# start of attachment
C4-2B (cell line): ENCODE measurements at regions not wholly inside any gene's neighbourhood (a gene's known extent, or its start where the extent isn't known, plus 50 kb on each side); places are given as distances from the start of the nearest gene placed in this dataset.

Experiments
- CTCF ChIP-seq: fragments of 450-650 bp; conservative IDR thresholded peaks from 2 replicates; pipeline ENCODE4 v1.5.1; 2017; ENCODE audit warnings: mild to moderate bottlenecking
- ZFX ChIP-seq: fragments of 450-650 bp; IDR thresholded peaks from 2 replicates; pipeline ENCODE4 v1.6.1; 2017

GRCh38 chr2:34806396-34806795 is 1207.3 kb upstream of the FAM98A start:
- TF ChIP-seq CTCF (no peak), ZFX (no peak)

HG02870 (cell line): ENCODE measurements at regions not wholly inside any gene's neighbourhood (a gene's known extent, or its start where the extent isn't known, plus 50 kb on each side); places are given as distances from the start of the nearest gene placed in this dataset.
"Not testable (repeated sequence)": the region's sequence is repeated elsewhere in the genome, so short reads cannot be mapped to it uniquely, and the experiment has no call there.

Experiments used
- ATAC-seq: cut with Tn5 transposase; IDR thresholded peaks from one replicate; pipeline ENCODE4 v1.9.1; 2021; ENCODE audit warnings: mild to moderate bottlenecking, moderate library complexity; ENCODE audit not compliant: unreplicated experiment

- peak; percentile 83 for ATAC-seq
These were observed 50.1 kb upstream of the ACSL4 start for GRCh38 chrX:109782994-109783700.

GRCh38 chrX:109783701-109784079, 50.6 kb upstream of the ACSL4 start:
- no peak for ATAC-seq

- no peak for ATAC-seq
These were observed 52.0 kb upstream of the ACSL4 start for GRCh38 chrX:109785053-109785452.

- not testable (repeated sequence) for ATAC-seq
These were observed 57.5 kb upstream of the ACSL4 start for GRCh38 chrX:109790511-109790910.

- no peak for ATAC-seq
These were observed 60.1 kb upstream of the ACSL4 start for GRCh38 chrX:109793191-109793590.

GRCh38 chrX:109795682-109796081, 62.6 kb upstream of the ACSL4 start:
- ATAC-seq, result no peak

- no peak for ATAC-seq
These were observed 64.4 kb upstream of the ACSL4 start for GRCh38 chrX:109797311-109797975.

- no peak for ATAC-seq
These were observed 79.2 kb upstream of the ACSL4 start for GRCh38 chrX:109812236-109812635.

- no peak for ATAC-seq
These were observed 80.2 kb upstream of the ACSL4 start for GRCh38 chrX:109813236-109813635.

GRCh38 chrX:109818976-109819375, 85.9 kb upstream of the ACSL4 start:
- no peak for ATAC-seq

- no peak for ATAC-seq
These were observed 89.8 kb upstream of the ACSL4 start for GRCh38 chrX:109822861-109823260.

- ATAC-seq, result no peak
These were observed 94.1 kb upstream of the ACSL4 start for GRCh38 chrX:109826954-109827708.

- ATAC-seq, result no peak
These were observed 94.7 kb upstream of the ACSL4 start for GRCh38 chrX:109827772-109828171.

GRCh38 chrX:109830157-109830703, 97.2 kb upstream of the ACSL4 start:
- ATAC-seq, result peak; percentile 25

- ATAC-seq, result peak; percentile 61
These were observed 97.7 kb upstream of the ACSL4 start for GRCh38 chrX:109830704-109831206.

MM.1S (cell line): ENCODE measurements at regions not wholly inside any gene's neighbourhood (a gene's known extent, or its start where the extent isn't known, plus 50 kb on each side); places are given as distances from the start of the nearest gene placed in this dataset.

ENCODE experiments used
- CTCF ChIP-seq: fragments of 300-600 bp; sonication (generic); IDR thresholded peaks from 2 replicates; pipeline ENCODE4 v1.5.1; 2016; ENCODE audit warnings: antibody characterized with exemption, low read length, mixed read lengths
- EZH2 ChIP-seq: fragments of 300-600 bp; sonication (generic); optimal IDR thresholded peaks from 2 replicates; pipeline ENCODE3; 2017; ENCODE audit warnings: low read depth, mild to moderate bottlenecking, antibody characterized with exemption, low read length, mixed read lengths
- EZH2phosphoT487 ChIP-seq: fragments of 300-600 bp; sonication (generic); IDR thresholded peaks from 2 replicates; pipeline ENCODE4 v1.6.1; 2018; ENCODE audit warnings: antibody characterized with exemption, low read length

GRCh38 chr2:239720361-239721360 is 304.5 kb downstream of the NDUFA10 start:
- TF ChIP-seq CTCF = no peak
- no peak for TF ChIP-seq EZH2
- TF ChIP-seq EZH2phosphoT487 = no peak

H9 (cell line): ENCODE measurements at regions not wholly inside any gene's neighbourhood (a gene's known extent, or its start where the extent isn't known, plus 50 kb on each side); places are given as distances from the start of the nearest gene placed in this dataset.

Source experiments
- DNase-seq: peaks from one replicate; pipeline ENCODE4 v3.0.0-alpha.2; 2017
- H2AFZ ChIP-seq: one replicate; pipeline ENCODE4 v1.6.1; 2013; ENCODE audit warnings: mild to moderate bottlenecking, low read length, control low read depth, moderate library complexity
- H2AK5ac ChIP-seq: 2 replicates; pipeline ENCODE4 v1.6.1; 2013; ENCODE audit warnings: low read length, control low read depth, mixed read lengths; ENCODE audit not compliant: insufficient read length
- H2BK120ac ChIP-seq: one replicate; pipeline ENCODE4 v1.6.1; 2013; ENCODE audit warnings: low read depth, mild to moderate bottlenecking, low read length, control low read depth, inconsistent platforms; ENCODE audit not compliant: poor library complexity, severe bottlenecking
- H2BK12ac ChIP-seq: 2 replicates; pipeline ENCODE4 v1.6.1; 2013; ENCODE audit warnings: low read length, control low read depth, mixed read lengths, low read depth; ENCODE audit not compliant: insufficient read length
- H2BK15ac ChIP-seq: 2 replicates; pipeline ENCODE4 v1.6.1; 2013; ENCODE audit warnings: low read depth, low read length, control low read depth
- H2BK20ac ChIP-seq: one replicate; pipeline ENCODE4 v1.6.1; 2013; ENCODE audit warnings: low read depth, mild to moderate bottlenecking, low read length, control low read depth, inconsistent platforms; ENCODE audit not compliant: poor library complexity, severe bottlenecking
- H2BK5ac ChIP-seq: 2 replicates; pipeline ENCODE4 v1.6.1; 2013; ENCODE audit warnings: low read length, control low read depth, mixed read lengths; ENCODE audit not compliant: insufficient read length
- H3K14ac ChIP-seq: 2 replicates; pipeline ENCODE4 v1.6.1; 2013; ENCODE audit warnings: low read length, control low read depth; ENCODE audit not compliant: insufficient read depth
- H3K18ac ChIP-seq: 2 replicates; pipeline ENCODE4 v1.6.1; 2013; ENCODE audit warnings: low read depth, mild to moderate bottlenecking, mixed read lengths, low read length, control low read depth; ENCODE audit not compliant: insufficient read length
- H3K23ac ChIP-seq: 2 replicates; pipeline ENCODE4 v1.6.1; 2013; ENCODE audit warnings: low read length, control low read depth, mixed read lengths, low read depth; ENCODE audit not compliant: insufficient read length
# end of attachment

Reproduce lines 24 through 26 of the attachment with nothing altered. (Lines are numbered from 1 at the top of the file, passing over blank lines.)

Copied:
These were observed 64.4 kb upstream of the ACSL4 start for GRCh38 chrX:109797311-109797975.

- no peak for ATAC-seq
These were observed 79.2 kb upstream of the ACSL4 start for GRCh38 chrX:109812236-109812635.